There are two statements which to me seem rather symmetric: Let $A$ be a ring, $M$ an $A$-module, and $f : M \to M$.

If $M$ is Noetherian and $f$ is surjective, then $f$ is injective.

If $M$ is Artinian and $f$ is injective, then $f$ is surjective.

The proofs also seem symmetric in a sense: in the first case one constructs the increasing chain of ideals $0 \subset \ker f \subset \ker f^2 \subset \dots$ which is strict when $f$ is surjective but not injective. In the second case one uses the injectivity of $f$ to construct the decreasing chain of ideals $M \supset im \, f \supset im \, f^2 \supset \dots$ which is strict when $f$ is injective but not surjective. However, some symmetry is lost in the assertion of the last part ("which is strict when $f$ is __ but not __"). In the first case I use the fact $\ker f^n = \ker f^{n+1}$ implies that $f$ is injective on $im \, f^n = M$. In the second case I use the fact that $M \supsetneq im \, f$ would imply that $im \, f^n \supsetneq im \, f^{n+1}$ because injective maps preserve strict inclusions.

My question is, is there a way to prove one of the statements in the appropriate category/framework such that the other follows from some kind of formulaic reversal of arrows? This is definitely more of a soft question because I'm not sure what this might mean, but the two situations seem symmetric enough that this might be plausible.

  • Just prove one in R-mod and turn to the opposite category R-mod^{op} to get the dual? – user10354138 Sep 22 at 18:07
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    @user10354138 the opp isn't usually a category of modules so not sure why that works – MCT Sep 22 at 18:49
up vote 20 down vote accepted

Yes! These are both special cases of a general statement:

If $M$ is a Noetherian object in an abelian category and $f:M\to M$ is an epimorphism, then $f$ is a monomorphism.

Here an object is "Noetherian" if every ascending chain of subobjects stabilizes. The proof is exactly the same as in the case of modules: look at the ascending chain $0 \subset \ker f \subset \ker f^2 \subset \dots$ (though it takes a little more work to prove this chain is strictly ascending in an abstract abelian category than in the case of modules).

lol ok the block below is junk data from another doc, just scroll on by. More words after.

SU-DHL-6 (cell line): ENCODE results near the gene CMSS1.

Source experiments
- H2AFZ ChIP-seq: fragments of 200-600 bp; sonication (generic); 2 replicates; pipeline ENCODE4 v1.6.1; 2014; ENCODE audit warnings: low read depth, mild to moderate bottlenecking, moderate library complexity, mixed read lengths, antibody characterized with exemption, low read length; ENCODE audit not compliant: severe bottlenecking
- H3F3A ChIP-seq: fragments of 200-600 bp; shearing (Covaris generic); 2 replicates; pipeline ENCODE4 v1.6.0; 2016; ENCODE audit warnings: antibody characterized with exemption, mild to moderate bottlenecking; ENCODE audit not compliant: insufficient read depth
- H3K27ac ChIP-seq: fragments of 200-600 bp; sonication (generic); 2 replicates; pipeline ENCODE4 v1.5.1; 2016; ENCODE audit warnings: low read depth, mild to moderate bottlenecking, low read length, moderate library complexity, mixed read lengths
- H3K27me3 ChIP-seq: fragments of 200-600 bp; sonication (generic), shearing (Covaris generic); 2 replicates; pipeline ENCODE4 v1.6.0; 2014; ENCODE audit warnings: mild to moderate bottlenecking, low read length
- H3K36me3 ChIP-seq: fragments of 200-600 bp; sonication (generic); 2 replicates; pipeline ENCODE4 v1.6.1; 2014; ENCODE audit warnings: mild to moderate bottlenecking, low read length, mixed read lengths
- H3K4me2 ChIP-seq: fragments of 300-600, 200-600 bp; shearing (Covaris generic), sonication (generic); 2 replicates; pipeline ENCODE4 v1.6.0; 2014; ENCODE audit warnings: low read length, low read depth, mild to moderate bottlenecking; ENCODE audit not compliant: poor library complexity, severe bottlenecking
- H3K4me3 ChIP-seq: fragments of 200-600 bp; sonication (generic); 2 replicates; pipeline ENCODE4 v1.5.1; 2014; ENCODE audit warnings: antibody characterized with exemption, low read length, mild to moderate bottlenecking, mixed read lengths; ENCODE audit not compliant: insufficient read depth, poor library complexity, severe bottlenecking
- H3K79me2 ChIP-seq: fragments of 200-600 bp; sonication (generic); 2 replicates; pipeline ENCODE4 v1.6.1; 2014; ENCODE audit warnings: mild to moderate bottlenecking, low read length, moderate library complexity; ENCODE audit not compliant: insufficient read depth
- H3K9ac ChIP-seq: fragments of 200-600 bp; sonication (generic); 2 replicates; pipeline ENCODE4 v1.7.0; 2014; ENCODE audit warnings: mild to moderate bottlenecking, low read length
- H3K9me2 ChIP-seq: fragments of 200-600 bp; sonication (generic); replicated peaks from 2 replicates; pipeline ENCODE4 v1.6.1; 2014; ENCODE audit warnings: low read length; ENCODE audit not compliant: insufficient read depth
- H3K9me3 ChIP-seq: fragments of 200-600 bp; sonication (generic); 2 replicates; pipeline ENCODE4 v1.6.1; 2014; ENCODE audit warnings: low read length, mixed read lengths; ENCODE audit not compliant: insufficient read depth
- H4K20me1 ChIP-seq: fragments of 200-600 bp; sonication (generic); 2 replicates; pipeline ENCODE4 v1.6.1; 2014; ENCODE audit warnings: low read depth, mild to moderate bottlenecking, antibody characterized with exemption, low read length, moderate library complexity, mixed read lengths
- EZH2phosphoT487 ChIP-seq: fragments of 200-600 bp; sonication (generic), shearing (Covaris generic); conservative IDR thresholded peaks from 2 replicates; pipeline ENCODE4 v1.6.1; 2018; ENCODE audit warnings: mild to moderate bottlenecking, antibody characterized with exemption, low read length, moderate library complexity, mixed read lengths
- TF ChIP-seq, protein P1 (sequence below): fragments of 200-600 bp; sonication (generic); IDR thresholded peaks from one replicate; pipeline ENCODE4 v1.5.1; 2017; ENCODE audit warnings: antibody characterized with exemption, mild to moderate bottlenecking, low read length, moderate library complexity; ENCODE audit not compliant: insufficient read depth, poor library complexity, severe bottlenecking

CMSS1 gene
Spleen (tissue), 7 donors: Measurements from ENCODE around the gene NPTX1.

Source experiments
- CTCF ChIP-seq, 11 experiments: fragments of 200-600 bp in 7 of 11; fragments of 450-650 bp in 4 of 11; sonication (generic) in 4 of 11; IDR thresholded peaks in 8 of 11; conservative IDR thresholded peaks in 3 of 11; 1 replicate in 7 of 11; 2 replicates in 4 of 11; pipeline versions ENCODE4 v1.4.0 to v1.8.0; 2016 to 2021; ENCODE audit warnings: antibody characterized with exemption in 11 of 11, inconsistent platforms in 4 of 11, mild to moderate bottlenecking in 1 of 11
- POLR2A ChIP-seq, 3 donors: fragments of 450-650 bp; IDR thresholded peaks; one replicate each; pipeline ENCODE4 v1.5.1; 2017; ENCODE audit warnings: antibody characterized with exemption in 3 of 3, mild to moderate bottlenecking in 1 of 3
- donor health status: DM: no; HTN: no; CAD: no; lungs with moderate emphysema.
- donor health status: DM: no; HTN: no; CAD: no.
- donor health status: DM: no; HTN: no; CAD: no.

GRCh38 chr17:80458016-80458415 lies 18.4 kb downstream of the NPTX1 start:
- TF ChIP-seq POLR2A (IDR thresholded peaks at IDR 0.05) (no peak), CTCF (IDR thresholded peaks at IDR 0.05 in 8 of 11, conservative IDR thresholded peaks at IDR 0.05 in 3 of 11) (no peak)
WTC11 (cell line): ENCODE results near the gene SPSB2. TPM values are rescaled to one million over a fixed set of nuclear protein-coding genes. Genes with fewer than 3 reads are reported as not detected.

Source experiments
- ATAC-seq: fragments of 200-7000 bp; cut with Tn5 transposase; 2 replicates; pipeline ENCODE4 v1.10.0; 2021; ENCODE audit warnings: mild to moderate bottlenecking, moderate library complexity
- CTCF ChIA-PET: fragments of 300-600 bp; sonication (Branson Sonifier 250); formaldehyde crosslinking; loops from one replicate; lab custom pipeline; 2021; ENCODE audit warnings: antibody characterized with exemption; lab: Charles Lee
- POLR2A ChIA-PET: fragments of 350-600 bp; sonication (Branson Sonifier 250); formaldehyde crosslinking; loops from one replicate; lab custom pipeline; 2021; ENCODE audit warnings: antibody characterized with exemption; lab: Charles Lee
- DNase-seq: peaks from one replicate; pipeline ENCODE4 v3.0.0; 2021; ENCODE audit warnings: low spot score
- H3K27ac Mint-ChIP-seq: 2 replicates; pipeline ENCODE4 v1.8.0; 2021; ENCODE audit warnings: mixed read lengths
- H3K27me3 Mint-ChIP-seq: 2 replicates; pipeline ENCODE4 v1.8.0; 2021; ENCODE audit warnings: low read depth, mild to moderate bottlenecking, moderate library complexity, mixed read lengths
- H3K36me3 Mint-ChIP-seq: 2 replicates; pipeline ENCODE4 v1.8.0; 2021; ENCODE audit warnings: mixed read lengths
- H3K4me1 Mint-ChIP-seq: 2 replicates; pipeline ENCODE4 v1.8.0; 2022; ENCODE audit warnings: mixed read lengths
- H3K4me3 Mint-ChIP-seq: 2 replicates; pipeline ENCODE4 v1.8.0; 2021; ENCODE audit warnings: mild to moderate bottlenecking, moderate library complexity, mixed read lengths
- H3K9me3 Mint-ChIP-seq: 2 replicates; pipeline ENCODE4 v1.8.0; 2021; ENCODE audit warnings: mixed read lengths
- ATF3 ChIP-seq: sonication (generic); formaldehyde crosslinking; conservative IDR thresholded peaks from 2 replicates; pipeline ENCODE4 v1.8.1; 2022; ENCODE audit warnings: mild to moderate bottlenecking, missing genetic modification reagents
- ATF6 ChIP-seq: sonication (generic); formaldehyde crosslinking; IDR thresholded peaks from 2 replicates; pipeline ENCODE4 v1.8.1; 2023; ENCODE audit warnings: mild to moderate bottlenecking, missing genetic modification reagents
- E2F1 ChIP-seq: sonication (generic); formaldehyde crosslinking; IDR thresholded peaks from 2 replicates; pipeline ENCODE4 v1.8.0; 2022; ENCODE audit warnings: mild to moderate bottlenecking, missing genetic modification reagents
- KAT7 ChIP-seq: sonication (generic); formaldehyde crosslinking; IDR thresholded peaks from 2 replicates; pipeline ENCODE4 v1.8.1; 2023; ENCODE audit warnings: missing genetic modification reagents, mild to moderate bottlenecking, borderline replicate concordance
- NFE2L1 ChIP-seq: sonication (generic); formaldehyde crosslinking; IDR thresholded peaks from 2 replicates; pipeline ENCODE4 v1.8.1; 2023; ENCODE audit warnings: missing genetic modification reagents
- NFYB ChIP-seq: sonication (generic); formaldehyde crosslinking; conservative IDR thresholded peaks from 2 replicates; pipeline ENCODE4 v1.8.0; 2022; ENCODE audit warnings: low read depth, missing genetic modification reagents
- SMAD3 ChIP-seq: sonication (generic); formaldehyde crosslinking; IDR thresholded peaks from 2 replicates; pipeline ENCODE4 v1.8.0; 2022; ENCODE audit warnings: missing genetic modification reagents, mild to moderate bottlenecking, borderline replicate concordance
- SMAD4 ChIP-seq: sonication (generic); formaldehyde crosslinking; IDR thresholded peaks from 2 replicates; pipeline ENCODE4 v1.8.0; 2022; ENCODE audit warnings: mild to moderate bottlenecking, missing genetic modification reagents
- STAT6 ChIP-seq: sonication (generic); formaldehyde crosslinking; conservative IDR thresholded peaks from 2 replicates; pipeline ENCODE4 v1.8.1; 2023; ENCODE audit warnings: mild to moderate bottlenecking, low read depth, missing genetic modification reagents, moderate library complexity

Now, how does this imply the Artinian version? Well, the opposite category of $A$-modules is also an abelian category, so we can apply the result in that category. What does it mean for $M$ to be a Noetherian object in the opposite category of $A$-modules? Well, a subobject is a monomorphism $N\to M$ (up to isomorphism), which would be an epimorphism $M\to N$ in the original category. But such an epimorphism is determined (up to isomorphism) by its kernel, which is a subobject of $M$. So subobjects of $M$ in the opposite category are naturally in bijection with subobjects in the original category.

However, this bijection reverses the inclusion order on subobjects. Indeed, suppose $N\to M$ and $P\to M$ are two subobjects of $M$ in the opposite category, with $N$ contained in $P$. That means we can factor the map $N\to M$ as $N\to P\to M$. In the original category, then, this means we can factor the quotient map $M\to N$ as $M\to P\to N$. This is possible if and only if the kernel of $M\to N$ contains the kernel of $M\to P$. In other words, $N$ is contained in $P$ as subobjects in the opposite category iff the subobject in the original category corresponding to $P$ is contained in the subobject in the original category corresponding to $N$.

This means that $M$ is Noetherian in the opposite category iff $M$ is Artinian in the original category, since the order on subobjects has been reversed. Applying the result in the opposite category, we conclude that if $M$ is Artinian and if $f:M\to M$ is a monomorphism, then $f$ is an epimorphism.

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    Great. As an aside, a reason I was not sure this construction existed is that the proof of both cases relied on looking at subobjects, when one case should be subs and the other case quotients. This is fixed by the viewpoint of looking at the cokernel instead of the image in the Artinian case, with chains being compositions of surjective maps in the other direction. – MCT Sep 22 at 18:23

If you look at the proof in the Noetherian case, you see that it is valid in a general Abelian category. (A Noetherian object in an Abelian category is one with ACC on subobjects). Now use the categorical principle of duality. The opposite of an Abelian category is an Abelian category, Noetherian becomes Artinian, injective becomes surjective etc. So the Artinian case follows from the Noetherian case and vice versa.

Of course, algebra textbooks don't do this, largely because the opposite of a module category is rarely also a module category.

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